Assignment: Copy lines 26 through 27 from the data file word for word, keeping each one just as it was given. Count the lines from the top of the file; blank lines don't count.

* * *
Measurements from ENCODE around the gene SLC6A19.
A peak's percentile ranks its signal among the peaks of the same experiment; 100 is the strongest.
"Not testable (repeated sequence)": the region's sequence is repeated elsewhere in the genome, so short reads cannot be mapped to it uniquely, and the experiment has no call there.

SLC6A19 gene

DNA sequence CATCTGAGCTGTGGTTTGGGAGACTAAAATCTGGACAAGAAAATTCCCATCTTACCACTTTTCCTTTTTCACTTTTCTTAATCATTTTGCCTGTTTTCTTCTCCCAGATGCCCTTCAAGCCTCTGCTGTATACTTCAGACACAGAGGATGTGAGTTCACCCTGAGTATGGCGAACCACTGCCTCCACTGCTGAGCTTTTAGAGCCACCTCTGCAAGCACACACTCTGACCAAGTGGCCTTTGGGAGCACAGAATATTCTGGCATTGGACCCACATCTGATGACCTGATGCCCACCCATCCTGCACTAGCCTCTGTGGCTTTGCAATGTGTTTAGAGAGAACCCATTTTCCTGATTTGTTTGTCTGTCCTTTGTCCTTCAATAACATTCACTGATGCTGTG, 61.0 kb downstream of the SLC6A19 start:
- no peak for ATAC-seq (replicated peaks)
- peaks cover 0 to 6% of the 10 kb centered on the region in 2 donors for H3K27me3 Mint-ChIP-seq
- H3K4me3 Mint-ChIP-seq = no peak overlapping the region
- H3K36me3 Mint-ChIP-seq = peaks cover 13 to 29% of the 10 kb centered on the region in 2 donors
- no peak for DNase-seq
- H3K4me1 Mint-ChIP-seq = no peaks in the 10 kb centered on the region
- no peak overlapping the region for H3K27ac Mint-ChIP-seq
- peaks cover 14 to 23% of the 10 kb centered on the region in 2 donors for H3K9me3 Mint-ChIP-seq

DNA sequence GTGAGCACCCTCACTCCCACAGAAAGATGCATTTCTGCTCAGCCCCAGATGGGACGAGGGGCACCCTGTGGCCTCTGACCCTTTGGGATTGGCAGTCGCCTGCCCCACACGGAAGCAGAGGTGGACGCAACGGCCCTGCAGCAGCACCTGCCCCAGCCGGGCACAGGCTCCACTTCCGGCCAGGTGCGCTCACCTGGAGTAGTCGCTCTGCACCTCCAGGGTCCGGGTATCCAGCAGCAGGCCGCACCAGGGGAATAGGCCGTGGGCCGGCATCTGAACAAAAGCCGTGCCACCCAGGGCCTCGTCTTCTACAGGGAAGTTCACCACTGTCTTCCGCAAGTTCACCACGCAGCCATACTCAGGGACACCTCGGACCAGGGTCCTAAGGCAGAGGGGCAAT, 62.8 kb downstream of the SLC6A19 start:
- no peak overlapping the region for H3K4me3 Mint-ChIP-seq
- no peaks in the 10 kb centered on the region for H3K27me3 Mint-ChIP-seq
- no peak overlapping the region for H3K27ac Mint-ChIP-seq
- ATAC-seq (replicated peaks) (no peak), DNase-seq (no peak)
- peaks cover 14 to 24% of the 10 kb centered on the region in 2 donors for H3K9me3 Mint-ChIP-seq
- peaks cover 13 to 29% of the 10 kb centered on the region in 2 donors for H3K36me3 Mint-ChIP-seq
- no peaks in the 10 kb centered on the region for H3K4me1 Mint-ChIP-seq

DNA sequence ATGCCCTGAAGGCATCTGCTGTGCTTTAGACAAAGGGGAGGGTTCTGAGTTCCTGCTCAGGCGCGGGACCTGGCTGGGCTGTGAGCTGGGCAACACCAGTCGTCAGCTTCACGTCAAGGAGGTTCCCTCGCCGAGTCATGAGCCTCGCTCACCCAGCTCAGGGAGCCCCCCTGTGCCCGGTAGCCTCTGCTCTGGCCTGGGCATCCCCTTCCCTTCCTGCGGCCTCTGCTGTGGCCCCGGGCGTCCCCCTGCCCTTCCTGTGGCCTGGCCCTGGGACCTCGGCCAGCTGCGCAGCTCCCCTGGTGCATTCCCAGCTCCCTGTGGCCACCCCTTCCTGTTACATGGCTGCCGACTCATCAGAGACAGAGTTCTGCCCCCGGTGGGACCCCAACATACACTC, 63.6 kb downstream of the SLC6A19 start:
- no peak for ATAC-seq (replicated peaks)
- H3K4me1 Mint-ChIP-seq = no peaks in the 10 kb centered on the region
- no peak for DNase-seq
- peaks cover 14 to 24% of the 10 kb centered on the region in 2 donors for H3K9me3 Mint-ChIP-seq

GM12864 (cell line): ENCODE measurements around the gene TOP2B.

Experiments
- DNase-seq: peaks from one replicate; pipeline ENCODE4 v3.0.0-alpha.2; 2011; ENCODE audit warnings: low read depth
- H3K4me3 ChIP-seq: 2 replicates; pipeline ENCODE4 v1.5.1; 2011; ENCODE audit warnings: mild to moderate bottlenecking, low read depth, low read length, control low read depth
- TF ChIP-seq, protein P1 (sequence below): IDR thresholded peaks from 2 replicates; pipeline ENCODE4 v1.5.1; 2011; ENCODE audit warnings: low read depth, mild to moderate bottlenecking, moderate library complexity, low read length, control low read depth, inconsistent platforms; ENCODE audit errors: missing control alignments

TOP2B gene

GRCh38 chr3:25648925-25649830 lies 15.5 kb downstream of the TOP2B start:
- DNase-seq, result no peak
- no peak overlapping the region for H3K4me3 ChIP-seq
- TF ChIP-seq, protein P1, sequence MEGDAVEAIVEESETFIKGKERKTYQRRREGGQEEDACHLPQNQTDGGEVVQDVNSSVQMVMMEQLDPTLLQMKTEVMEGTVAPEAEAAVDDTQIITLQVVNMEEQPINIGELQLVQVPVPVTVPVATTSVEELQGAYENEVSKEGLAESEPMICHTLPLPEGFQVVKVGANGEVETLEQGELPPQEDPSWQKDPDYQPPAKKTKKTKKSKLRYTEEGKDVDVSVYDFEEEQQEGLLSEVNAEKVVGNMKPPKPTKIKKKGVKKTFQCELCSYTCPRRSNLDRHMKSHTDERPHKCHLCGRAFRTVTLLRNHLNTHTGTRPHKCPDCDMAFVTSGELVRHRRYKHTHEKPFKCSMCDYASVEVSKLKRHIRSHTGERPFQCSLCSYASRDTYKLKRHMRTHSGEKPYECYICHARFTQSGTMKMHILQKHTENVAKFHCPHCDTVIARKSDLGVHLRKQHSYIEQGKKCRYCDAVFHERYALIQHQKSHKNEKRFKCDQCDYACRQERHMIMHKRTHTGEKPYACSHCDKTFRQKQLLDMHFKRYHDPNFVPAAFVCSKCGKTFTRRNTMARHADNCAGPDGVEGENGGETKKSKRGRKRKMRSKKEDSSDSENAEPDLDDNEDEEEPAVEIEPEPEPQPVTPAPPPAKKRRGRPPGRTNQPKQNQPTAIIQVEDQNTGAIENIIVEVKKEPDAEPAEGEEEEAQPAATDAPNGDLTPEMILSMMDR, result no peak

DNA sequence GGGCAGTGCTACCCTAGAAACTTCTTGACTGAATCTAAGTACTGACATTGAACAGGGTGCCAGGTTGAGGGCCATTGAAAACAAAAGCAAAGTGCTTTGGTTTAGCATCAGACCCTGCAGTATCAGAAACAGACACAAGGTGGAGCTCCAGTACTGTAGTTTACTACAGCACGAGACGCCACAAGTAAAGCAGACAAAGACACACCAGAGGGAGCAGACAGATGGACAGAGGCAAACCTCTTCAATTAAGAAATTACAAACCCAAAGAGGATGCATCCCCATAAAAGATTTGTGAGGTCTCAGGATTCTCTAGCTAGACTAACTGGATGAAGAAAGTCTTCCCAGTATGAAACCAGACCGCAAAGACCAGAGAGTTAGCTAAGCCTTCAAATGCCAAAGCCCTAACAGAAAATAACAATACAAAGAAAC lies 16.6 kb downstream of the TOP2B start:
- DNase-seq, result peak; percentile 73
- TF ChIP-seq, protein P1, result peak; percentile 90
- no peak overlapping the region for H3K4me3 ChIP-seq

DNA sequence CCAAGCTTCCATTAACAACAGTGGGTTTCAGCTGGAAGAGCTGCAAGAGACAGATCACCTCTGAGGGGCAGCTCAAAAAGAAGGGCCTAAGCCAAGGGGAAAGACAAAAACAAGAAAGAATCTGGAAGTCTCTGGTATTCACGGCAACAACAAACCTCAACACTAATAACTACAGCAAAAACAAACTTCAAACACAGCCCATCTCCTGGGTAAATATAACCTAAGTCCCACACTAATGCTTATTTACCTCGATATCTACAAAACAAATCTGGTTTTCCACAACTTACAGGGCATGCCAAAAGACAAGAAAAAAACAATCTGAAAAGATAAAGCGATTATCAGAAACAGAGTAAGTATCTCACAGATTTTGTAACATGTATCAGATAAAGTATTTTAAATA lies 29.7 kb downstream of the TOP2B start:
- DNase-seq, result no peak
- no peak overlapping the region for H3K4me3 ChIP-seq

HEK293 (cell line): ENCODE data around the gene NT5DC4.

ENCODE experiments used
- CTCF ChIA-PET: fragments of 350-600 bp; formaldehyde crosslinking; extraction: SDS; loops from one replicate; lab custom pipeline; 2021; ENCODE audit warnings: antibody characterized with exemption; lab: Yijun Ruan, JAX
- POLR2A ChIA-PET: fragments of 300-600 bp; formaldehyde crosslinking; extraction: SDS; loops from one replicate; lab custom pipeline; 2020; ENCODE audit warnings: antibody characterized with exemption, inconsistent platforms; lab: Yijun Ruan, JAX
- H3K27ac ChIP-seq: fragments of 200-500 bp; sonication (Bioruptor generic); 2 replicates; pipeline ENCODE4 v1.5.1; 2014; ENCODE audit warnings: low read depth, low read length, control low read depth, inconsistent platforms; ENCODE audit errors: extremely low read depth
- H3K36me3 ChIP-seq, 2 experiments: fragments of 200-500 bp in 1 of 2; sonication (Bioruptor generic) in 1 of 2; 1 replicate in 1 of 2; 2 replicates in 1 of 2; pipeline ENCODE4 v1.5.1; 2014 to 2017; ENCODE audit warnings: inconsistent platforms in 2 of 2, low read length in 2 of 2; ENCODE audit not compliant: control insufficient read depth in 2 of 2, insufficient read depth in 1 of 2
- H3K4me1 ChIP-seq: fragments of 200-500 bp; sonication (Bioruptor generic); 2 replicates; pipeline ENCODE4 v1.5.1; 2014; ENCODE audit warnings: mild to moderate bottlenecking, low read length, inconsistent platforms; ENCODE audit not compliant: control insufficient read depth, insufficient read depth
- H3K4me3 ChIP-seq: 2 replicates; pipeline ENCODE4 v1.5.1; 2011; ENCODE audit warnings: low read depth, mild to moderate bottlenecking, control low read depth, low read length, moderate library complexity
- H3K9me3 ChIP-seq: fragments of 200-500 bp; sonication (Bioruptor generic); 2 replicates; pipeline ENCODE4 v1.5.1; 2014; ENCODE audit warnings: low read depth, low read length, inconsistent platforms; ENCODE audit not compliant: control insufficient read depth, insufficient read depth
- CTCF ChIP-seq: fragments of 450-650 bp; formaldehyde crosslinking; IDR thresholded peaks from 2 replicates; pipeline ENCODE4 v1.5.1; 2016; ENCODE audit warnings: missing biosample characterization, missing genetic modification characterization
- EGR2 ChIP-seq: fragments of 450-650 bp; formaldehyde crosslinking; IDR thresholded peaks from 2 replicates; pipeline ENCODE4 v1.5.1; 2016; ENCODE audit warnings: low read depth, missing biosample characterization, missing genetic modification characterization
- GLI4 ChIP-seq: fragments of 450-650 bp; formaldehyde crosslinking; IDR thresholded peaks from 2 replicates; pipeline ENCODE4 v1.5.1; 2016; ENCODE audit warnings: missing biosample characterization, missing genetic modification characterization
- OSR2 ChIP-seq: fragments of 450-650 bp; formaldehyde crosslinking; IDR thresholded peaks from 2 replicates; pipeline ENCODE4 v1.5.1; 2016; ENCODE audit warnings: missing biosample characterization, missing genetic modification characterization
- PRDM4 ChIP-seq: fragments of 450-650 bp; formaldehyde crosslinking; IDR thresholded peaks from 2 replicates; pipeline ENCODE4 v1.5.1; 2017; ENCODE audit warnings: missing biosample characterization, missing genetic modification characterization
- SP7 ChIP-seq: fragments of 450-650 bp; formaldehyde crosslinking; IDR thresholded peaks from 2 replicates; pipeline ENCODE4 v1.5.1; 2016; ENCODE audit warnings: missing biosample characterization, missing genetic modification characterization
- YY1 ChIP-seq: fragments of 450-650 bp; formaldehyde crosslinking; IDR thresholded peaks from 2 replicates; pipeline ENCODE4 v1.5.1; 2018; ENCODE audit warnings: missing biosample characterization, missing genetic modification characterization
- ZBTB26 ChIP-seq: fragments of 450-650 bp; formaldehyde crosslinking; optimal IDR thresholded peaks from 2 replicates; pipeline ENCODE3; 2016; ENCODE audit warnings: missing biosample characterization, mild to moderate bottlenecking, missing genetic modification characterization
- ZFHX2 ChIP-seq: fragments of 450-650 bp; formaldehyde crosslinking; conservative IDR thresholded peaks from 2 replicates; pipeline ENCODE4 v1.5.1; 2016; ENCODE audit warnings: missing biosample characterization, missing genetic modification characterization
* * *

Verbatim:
- peaks cover 14 to 24% of the 10 kb centered on the region in 2 donors for H3K9me3 Mint-ChIP-seq

GM12864 (cell line): ENCODE measurements around the gene TOP2B.